FBI Director Search Continues as Trump Meets With John Pistole, Christopher Wray

President Donald Trump is meeting with John Pistole, pictured here speaking in 2012, and Christopher Wray on May 30 to discuss the FBI director position, White House press secretary Sean Spicer said. Andrew Burton/REUTERS

President Donald Trump is meeting with John Pistole and Christopher Wray on Tuesday afternoon as part of his search for a new FBI director, White House press secretary Sean Spicer said Tuesday during his daily press briefing. Pistole and Wray join at least 11 others Trump has considered to replace James Comey, whom he fired on May 9.

News of the interviews suggests that Trumps' search for an FBI director is once again making progress following the president's trip overseas. Prior to the trip, Trump had said he might announce the nomination by May 19, and that he would make the decision "very soon." But the search soon seemed to stall, with at least six people withdrawing their names from consideratio, including former Senator Joe Lieberman.

Related: Joe Lieberman drops out of FBI director search

Pistole is president of Anderson University, a Christian college in Indiana. Before joining the university he worked for the FBI, starting as a special agent in 1983 and rising to deputy director in 2004. At the bureau, he created a Health Care Fraud Task Force and a Public Corruption Task Force and led its counterterrorism program after the September 11 attacks. Later, he left the bureau and served as head of the Transportation Security Administration, starting in 2010. He became president of the university in 2015.

Wray, the other person meeting with Trump on Tuesday, served as assistant United States attorney general from 2003 to 2005, during which he oversaw the criminal division of the Department of Justice. He had previously been associate deputy attorney general and principal associate deputy attorney general. Prior to his time at the Justice Department, he was assistant U.S. attorney for the Northern District of Georgia.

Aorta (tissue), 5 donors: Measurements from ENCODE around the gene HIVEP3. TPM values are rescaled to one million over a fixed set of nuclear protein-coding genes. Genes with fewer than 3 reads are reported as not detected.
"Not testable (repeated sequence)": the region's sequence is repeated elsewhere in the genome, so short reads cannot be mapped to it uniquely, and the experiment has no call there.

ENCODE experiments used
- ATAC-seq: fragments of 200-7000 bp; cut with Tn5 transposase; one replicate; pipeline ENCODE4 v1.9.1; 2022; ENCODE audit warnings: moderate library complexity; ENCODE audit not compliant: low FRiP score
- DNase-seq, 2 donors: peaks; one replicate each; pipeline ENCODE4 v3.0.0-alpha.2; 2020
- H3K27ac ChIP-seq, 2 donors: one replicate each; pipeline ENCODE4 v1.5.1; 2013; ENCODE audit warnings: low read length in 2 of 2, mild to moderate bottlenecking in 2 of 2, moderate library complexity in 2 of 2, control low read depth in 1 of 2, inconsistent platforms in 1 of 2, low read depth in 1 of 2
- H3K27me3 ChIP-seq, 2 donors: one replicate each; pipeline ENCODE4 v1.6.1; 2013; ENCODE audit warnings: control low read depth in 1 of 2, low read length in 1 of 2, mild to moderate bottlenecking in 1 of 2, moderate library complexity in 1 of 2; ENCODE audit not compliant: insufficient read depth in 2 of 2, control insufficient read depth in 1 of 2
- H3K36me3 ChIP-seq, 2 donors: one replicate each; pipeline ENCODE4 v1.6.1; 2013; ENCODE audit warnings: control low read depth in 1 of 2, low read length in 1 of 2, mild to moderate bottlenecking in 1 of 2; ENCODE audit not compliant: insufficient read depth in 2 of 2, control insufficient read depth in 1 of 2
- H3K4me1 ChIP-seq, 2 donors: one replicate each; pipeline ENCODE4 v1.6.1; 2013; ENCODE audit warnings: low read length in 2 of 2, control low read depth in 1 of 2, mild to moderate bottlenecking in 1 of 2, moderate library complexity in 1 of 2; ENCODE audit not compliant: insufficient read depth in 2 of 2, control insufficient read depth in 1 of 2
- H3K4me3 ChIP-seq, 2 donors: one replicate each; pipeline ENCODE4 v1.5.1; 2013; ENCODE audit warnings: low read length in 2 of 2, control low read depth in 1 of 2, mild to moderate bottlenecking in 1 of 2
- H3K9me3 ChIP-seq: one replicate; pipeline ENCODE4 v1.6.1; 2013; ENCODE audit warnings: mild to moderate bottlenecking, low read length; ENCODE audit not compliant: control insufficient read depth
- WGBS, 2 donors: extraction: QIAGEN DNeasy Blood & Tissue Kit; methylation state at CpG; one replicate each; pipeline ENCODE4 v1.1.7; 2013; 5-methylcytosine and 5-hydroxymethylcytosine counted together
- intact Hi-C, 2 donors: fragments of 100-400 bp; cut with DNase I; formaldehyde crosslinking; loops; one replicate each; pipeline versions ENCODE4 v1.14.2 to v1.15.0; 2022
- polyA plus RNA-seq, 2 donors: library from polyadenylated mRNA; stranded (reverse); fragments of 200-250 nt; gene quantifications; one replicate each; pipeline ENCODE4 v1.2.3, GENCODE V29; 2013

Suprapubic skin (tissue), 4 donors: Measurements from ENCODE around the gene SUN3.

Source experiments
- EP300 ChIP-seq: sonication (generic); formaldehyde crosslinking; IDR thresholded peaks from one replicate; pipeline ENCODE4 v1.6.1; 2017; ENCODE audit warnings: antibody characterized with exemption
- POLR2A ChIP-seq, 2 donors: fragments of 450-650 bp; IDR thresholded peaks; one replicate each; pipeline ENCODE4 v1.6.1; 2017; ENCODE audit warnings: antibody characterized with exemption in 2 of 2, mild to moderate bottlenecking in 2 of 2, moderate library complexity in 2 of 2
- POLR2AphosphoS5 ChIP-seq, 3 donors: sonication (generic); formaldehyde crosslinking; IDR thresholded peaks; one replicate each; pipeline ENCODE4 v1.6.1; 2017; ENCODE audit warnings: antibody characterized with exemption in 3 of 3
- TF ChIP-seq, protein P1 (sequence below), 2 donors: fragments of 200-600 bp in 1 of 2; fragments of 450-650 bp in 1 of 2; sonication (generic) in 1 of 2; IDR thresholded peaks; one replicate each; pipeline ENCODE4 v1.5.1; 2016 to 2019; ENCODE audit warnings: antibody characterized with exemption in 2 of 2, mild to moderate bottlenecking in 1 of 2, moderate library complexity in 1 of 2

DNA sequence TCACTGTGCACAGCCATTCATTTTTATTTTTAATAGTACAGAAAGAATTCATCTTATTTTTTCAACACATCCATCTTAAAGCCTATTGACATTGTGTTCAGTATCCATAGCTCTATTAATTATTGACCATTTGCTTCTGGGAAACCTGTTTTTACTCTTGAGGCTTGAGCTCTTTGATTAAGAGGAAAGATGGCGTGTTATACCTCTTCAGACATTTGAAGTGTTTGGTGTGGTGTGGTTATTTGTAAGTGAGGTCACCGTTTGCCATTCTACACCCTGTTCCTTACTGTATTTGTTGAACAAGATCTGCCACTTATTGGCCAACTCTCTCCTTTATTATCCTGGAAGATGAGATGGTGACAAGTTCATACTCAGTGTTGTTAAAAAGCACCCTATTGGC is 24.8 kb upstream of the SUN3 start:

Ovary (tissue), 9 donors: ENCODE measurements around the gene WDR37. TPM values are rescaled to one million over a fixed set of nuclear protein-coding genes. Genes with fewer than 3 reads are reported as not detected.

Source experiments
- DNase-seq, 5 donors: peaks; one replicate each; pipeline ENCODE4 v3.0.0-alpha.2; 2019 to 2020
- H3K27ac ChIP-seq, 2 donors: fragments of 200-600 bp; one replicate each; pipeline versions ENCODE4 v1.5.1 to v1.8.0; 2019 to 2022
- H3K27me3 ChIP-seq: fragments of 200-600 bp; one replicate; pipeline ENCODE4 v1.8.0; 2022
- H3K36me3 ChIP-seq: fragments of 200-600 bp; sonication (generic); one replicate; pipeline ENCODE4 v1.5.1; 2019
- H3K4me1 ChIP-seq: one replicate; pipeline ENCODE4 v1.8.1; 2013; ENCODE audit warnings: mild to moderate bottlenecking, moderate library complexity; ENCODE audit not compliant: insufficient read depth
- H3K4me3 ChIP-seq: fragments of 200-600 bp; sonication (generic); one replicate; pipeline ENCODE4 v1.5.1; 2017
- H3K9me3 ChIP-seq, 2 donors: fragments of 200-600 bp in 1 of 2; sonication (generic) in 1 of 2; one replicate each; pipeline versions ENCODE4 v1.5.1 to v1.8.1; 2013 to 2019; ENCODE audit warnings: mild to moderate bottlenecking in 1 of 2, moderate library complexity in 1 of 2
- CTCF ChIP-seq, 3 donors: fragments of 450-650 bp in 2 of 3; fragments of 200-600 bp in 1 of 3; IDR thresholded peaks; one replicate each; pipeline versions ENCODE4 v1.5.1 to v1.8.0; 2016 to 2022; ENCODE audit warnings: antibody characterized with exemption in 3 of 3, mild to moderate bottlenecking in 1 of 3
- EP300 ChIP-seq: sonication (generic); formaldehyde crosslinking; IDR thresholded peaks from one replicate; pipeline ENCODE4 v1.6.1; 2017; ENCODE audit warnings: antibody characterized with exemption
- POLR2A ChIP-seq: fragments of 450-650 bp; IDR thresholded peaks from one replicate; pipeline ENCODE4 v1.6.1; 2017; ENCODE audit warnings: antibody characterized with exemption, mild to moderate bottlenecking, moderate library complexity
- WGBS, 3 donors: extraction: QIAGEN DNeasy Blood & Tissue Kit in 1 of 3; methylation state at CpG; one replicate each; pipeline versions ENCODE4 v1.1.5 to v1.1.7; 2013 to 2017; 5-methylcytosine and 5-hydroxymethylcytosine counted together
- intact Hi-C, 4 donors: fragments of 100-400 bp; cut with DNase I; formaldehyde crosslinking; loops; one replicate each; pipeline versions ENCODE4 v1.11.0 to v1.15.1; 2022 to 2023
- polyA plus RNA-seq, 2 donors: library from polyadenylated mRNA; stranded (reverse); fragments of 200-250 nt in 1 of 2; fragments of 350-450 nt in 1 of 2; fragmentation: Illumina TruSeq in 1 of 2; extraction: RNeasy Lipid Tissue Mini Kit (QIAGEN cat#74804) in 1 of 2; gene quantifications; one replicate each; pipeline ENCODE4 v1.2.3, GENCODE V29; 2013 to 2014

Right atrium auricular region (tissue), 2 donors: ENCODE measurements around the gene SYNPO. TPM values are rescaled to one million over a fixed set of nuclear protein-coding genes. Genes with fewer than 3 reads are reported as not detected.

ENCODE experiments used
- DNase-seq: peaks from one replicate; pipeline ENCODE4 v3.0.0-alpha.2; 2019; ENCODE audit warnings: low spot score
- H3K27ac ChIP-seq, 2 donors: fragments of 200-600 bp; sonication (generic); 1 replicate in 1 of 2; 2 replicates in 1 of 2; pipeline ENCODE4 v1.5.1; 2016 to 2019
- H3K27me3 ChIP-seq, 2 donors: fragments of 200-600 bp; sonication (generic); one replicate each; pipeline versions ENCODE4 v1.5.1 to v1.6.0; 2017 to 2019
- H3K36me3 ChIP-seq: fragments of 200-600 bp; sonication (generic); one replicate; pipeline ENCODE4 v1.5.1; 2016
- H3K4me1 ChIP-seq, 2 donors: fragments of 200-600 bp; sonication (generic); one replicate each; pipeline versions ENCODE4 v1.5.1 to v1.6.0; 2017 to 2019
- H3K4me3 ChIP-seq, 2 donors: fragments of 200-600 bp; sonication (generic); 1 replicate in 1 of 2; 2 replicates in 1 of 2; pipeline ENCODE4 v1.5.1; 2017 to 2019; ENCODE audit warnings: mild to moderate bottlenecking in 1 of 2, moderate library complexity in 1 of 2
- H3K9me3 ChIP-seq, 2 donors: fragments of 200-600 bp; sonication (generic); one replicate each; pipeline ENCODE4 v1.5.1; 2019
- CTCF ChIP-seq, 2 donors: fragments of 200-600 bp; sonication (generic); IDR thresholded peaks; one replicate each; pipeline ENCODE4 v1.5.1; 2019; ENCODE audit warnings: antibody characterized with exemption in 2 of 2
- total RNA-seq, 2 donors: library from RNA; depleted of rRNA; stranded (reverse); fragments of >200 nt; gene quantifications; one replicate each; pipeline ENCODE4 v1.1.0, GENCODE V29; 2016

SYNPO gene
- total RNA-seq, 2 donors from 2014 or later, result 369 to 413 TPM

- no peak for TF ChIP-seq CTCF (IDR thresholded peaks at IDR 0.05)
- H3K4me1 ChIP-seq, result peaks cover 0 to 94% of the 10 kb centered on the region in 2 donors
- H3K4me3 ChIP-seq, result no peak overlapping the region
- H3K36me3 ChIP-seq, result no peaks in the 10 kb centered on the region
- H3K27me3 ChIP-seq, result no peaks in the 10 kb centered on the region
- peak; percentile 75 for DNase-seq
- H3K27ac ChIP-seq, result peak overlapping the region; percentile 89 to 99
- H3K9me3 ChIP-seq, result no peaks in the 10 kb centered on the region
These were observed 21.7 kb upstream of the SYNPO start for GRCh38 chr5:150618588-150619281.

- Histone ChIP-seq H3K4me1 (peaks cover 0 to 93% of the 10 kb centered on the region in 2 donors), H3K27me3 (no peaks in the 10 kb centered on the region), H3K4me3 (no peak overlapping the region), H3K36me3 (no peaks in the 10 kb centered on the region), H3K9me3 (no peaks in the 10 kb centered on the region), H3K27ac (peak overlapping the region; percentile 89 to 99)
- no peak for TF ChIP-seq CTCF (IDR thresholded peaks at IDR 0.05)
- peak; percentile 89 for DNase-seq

Wray is now a partner at King and Spalding, one of a few law firms that Trump has turned to for presidential appointments, along with Kasowitz Benson Torres. The president nominated Gilbert Kaplan, a partner at King and Spalding, for under secretary of commerce for international trade, a position in the Department of Commerce. Another partner at the firm, Bobby Burchfield, is ethics adviser to the Donald J. Trump Revocable Trust, which holds the president's business assets. Dan Coats, Trump's director of national intelligence, also once worked at the firm.

If nominated, Wray might face questions during a confirmation process about whether he worked on any cases related to Trump's trust or the Trump Organization. An executive order the president signed in January states that for the first two years in a position, presidential appointees cannot "participate in any particular matter involving specific parties that is directly and substantially related to my former employer or former clients." Appointees are exempt from the rule if they did not "personally provide services" to the former clients. Lieberman, senior counsel at Kasowitz Benson Torres, might have faced similar scrutiny regarding his firm's ties to the president.

If Trump cares about loyalty, which he said in his 2004 book, How to Get Rich, is one of his four key critera for making hires, recent comments Pistole made about the president's proposal to cut certain airport security programs could hurt his chances for nomination. In March, Pistole told The Washington Post that one aspect of the plan "creates a vulnerability." Regarding another aspect of the proposal, he told McClatchy, "To me, it's a relatively small investment for the potential for the risk-mitigation value."

FBI personnel would likely praise the nomination of a person who has decades of experience with the bureau, such as Pistole. But that experience is uncommon for directors. In the modern era of the FBI, since the death of longtime director J. Edgar Hoover in 1972, only two of its six leaders had worked for the bureau: Clarence Kelley and Louis Freeh. More have had experience as Justice Department officials or with the U.S. attorney's office, as Wray has had.

At the daily press briefing on Tuesday, Spicer would not elaborate on whether Pistole and Wray are the leading candidates. "When the president feels as though he's met with the right candidate, he'll let us know, but he'll meet with candidates today and continue to do so until he finds the right leader," Spicer said.

Others who have not publicly withdrawn their names from consideration for the post are Fran Townsend, who was an adviser to President George W. Bush, former Congressman Mike Rogers, former Oklahoma Governor Frank Keating, FBI acting Director Andrew McCabe and former Justice Department official Ken Wainstein.